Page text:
Journalists urge Rules of Court review
Esperat and other cases
The abuse of the rules of court is also evident in other cases such as that of Marlene Esperat, who was killed on March 24, 2005 in her home in Tacurong City, Sultan Kudarat. Osmeña Montañer and Estrella Sabay, the alleged masterminds of the killing, have delayed the criminal proceedings against them for more than two years due to their countless petitions and motions filed in different courts. They are still to be arraigned.
Quinsayas explained that although murder is an offense against the State and not a private crime, complainants’ accepting an offer of compromise from the accused in exchange for withdrawing their complaint can weaken the cases against the accused.
An example is the case of Philip Agustin, who was killed on the night of May 10, 2005 in his house in Dingalan, Aurora. In December 2008, charges against the alleged mastermind, former mayor Jaime Ylarde, were dismissed after Agustin’s daughter Rosebelle withdrew her complaint.
HB 5835 and SB 2965
The participants noted in the last day of the seminar that two bills that would abridge freedom of the press and expression as well as the right to information were in Congress.
House Bill (HB) 5835, filed by Marinduque Rep. Lord Allan Jay Velasco, plans to increase the fine for each count of libel.
Senate Bill (SB) 2965, or “The Data Privacy Act”, plans to establish a National Privacy Commission that would monitor the processing of personal information in all forms of media and communication under the guise of privacy and national security. The bill’s definition of “personal information” would impinge on transparency and accountability on the government and private agencies which work has a bearing on public interest.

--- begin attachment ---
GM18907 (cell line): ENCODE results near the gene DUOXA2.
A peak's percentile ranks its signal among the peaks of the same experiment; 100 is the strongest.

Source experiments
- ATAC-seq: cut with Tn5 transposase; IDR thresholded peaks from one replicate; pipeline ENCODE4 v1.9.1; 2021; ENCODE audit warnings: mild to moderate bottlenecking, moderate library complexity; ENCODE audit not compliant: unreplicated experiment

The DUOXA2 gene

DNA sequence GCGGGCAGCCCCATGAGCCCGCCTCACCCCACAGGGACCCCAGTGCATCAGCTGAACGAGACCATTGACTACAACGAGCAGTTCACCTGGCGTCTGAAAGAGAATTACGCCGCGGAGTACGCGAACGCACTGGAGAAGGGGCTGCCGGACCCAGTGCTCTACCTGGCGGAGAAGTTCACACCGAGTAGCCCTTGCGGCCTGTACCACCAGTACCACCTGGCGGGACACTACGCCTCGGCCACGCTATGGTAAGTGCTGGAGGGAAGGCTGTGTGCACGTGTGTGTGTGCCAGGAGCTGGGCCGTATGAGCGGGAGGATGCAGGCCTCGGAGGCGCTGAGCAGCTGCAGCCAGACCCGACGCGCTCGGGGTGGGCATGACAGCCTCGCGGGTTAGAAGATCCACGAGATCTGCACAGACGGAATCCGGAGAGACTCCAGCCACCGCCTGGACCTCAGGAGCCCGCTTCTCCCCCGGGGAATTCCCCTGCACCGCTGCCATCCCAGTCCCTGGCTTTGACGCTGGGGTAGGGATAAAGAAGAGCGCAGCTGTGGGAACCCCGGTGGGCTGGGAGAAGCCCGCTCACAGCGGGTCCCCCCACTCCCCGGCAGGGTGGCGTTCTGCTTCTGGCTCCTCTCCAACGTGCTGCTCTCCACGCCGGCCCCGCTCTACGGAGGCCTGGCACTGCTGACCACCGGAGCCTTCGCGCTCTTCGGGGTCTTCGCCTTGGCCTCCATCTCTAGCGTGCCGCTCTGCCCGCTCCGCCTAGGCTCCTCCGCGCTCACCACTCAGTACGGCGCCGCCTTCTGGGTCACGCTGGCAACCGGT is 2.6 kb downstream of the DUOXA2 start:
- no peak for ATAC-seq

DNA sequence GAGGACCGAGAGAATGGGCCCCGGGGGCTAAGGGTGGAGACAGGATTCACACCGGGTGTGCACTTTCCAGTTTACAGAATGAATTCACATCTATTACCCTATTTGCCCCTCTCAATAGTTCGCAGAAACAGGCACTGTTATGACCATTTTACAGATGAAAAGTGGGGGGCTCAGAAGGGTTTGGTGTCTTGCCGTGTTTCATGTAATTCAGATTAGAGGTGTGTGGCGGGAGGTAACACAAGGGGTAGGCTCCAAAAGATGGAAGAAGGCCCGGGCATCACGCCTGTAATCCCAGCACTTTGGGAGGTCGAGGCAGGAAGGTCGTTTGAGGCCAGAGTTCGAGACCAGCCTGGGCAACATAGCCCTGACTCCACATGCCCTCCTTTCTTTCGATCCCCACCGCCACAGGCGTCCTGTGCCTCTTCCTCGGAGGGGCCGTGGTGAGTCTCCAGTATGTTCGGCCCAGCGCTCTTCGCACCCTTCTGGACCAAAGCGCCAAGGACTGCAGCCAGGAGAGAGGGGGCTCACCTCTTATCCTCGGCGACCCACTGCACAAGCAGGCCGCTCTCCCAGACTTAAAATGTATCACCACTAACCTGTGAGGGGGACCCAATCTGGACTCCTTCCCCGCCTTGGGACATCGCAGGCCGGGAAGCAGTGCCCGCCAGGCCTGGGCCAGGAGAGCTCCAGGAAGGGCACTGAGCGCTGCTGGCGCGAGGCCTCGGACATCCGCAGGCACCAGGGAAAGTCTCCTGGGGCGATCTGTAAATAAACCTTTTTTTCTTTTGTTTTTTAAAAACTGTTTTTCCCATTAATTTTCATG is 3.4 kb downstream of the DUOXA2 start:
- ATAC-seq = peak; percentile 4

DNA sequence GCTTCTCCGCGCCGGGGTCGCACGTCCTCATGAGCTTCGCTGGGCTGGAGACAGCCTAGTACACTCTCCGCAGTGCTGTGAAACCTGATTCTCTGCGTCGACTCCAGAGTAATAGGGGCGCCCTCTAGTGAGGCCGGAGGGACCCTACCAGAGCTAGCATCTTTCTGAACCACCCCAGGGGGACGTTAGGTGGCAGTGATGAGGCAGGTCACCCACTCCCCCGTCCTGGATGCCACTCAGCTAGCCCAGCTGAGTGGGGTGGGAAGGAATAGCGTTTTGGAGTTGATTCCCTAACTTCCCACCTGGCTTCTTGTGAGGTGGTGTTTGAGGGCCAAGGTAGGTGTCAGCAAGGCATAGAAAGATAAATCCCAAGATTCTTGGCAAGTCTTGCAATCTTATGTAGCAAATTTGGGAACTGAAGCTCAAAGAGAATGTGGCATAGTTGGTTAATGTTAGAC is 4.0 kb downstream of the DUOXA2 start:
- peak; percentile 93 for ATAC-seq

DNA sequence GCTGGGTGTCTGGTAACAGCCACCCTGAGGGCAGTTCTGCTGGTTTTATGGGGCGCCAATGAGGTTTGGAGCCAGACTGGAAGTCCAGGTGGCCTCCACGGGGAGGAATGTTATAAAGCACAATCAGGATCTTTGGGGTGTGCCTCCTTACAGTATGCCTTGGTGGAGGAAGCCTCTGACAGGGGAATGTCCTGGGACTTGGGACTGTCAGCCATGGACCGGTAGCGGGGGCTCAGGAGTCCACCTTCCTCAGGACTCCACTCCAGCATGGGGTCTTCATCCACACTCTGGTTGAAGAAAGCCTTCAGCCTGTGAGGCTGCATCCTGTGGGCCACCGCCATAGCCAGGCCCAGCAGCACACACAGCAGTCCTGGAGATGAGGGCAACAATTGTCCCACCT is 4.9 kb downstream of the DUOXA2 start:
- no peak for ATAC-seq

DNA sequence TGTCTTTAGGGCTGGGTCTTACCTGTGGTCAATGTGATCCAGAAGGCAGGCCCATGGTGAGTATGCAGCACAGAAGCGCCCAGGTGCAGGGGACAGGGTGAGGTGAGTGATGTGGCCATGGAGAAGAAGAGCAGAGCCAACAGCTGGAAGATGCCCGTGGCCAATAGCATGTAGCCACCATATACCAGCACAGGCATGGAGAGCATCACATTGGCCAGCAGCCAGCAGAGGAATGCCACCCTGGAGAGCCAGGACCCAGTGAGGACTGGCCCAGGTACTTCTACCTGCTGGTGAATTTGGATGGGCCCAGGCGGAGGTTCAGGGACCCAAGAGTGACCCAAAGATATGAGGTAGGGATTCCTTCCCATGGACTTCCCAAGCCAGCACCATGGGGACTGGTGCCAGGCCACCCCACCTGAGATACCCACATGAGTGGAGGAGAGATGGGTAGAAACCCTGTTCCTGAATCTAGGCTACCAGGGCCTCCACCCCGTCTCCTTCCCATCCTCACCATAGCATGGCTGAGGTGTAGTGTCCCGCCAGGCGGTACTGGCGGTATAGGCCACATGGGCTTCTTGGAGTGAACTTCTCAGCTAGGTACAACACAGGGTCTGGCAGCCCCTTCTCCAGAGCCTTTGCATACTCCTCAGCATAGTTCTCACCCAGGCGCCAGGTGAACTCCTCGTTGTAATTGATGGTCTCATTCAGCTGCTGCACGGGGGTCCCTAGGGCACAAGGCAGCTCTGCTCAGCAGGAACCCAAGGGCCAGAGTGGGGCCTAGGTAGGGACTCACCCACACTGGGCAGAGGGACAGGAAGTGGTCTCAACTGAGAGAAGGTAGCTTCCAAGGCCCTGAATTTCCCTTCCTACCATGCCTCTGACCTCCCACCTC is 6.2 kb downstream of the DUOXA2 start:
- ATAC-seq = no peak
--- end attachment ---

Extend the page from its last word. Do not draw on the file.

It seeks to penalize violators, including private entities, government officials and agencies as well as the media, for obtaining, or causing the release or publication of, “personal information”. The proposed penalty is from two years and four months’ to five years’ imprisonment and a fine as high as P2 million.
SB 2965 also conflicts with the freedom of information bill Congress has failed to pass despite a nearly fourteen- year campaign for its passage.
In another statement, the participants opposed HB 5835 and SB 2965, declaring that “Not only media and journalists’ organizations must oppose SB 2965 and HB 5835. Human rights organizations and accountability and transparency watch groups—every organization concerned with freedom of information, government accountability and with the right not only to disseminate but also to receive information– must unite in preventing these and similar bills from passing the legislative mill, which, in contrast to the speed with which it has processed SB 2965, has failed to act on the FOI bill despite the painstaking efforts of its stakeholders, which include no less than the free press, free expression groups, and the entire Philippine citizenry.” – with Bryant L. Macale